I found your page from over a year ago when you were discussing H30, which is hydronium, I gather. I googled hydronium and found your site, the ingredient in a product, Bannix that is supposed to quickly heal all wounds pet (and some farm animals). I have read your posts, but I am too unschooled in chemistry to figure out the answer to the simple question, what is hydronium exactly and can I make it or come close (do chemists hate that idea?) from something around the house. Is it altered water? I just need to help this cat with a hole on top of a lump on its back that is bloody and has a bad odor. I tried some mild salt water to clean it and it didn't bother him too much and now it smells better. But it is a bigger hole than one he had before that I thought was from a BB gun, so I thought I better be ready to use something else. I had just two cats. My son left me with two of his and never came for them. One of his had five kittens; found homes for three. One of mine died from cancer. The mama cat disappeared. Lol this sounds like an elementary math story problem. How many cats do I have now? Four. I am responsible for four cats and it is overwhelming on a fixed income, so I avoid trips to the vet if I can use my own remedies successfully. (A local coalition for cats helped with spaying and nuetering, thank goodness.) Anyway, I am sure you're now wishing you had stricter requirements for posting! Any information, help or ideas are greatly appreciated.


Their website clais it contains "stabilized hydronium", which would mean it's aqueous acid of some low concentration (they say it's no more irritating than deionized water), so I suspect it's barely more than water. Scam alert.




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[*] posted on 29-11-2017 at 02:36


The MDS states it’s a water solution of 50% hydromium. Wow with no counter ion that would require a very very well electrically insulated and super strong bottle. A one litre bottle would have a potential of about 10^19 volts (from a quick calculation). Opening the bottle would cause a seriously large explosion equivalent to several meg tons of TNT. Just one drop of the stuff could power my car for a very very long time. It would make great rocket fuel too.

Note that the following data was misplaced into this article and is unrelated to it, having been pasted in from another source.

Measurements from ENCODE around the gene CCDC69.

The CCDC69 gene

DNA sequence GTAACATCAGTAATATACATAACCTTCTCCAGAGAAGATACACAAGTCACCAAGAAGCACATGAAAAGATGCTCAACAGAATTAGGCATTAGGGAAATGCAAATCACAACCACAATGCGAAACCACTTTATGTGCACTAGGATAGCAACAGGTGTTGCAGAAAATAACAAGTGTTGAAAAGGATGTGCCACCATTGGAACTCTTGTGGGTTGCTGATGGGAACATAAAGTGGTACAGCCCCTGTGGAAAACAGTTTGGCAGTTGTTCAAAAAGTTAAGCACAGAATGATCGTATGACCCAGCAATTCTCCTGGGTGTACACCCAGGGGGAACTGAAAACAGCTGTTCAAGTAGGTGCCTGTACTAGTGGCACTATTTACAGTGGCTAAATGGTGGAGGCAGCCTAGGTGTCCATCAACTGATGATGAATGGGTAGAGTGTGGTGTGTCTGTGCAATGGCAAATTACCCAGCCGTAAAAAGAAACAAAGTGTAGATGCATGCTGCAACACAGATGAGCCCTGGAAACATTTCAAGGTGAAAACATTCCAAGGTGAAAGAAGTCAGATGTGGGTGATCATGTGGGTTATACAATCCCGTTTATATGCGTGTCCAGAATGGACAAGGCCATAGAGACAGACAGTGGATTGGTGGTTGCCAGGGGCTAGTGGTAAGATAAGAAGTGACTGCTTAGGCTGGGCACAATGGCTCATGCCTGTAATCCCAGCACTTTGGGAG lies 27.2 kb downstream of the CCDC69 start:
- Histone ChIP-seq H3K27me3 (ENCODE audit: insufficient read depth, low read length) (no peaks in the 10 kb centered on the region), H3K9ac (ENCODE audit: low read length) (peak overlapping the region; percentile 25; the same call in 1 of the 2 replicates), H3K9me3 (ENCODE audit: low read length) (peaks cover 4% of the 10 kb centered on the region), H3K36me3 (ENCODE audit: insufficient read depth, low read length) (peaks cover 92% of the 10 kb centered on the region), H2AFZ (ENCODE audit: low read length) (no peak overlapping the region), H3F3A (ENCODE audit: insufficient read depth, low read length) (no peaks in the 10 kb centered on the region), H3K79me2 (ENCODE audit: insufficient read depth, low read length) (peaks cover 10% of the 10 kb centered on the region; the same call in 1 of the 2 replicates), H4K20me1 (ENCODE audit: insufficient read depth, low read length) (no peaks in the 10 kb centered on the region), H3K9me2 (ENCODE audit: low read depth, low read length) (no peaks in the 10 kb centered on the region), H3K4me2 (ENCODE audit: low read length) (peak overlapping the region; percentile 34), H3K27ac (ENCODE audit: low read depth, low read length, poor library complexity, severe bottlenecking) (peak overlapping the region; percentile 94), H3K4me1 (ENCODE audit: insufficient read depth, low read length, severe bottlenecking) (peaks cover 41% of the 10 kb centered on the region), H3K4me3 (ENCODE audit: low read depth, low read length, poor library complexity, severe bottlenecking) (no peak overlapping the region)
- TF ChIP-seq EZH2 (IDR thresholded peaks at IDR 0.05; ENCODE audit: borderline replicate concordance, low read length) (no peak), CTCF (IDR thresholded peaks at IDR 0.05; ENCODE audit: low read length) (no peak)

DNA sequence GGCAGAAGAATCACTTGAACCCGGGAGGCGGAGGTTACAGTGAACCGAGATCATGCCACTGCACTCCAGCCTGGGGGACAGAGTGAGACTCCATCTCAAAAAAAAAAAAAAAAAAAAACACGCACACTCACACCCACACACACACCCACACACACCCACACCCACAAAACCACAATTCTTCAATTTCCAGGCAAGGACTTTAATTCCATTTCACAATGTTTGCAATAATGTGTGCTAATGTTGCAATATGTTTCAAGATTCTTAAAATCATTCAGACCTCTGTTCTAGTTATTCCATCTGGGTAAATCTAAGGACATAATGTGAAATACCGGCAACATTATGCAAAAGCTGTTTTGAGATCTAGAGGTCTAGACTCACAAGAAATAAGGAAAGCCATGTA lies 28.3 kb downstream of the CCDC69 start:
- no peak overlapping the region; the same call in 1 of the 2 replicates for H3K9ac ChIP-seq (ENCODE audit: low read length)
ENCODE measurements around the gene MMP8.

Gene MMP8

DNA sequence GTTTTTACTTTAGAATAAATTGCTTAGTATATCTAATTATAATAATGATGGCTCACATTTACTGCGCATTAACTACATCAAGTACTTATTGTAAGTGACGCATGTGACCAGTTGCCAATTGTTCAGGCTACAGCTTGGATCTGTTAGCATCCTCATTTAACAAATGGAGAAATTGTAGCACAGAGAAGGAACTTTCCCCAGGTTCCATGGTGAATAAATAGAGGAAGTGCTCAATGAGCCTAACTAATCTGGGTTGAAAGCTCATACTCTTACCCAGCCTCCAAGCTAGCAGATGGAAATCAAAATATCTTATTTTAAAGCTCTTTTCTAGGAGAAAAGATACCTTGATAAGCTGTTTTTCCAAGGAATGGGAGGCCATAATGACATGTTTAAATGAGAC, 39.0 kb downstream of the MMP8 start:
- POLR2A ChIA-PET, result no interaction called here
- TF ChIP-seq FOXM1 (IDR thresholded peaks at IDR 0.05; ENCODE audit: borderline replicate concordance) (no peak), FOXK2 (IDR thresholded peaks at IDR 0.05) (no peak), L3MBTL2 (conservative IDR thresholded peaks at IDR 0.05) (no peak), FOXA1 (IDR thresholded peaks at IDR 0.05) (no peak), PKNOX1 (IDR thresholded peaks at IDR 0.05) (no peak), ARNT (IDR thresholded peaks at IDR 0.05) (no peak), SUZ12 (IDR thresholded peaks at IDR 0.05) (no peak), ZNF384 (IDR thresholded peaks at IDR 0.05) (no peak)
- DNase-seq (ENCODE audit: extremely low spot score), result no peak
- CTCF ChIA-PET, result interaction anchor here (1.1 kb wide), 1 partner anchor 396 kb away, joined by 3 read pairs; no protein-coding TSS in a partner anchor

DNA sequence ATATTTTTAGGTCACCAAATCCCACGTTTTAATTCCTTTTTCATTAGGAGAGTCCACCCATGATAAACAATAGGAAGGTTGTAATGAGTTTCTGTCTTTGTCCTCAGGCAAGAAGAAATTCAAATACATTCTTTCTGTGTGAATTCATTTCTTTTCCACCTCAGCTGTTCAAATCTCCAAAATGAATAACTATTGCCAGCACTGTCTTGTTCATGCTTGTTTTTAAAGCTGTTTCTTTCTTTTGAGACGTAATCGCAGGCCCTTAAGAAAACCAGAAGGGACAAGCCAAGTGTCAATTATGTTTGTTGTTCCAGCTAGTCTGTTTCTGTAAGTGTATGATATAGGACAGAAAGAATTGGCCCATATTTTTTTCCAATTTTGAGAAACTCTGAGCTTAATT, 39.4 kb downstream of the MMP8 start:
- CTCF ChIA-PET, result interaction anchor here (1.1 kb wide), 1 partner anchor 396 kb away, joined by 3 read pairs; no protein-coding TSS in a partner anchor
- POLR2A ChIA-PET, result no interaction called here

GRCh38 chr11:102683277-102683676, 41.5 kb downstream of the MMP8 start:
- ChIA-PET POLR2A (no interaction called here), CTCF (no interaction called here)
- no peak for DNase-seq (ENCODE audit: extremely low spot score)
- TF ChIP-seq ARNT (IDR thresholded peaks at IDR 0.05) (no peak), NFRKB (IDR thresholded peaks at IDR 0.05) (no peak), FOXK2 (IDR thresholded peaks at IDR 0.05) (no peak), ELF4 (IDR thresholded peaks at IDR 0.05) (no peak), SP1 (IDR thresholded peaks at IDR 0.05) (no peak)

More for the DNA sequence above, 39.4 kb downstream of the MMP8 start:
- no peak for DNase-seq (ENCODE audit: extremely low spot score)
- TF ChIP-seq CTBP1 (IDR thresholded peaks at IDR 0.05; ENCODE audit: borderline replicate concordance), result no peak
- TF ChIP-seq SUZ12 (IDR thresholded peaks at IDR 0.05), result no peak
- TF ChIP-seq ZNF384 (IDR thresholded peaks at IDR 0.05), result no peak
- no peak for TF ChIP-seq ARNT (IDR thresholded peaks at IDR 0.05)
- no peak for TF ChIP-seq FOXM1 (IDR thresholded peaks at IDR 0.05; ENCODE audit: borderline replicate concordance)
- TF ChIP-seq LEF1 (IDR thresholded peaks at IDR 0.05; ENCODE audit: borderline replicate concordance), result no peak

Yes total BS. I wonder how many bottles of it they have sold and why has California not shut them down.
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29-11-2017 at 05:49
clearly_not_atara
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[*] posted on 29-11-2017 at 18:44


I tried to look at the Blue Eagle product page for this claim, but both the link in this thread and the one available in the drop-down menu on Blue Eagle's webpage ("Non-Corrosive Acid" under "Products") take me to a "Not Found" page. Is it safe to say this is done with?



[Edited on 04-20-1969 by clearly_not_atara]
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wg48
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[*] posted on 30-11-2017 at 02:32


Quote: Originally posted by clearly_not_atara  
I tried to look at the Blue Eagle product page for this claim, but both the link in this thread and the one available in the drop-down menu on Blue Eagle's webpage ("Non-Corrosive Acid" under "Products") take me to a "Not Found" page. Is it safe to say this is done with?


The MDS is still up see: http://www.blueeagleclean.com/wp-content/uploads/2015/09/SDS...

and from a different company https://www.google.co.uk/url?sa=t&rct=j&q=&esrc=...

Perhaps its a way of hiding its just a HCl solution but don't they get in trouble for a false MDS.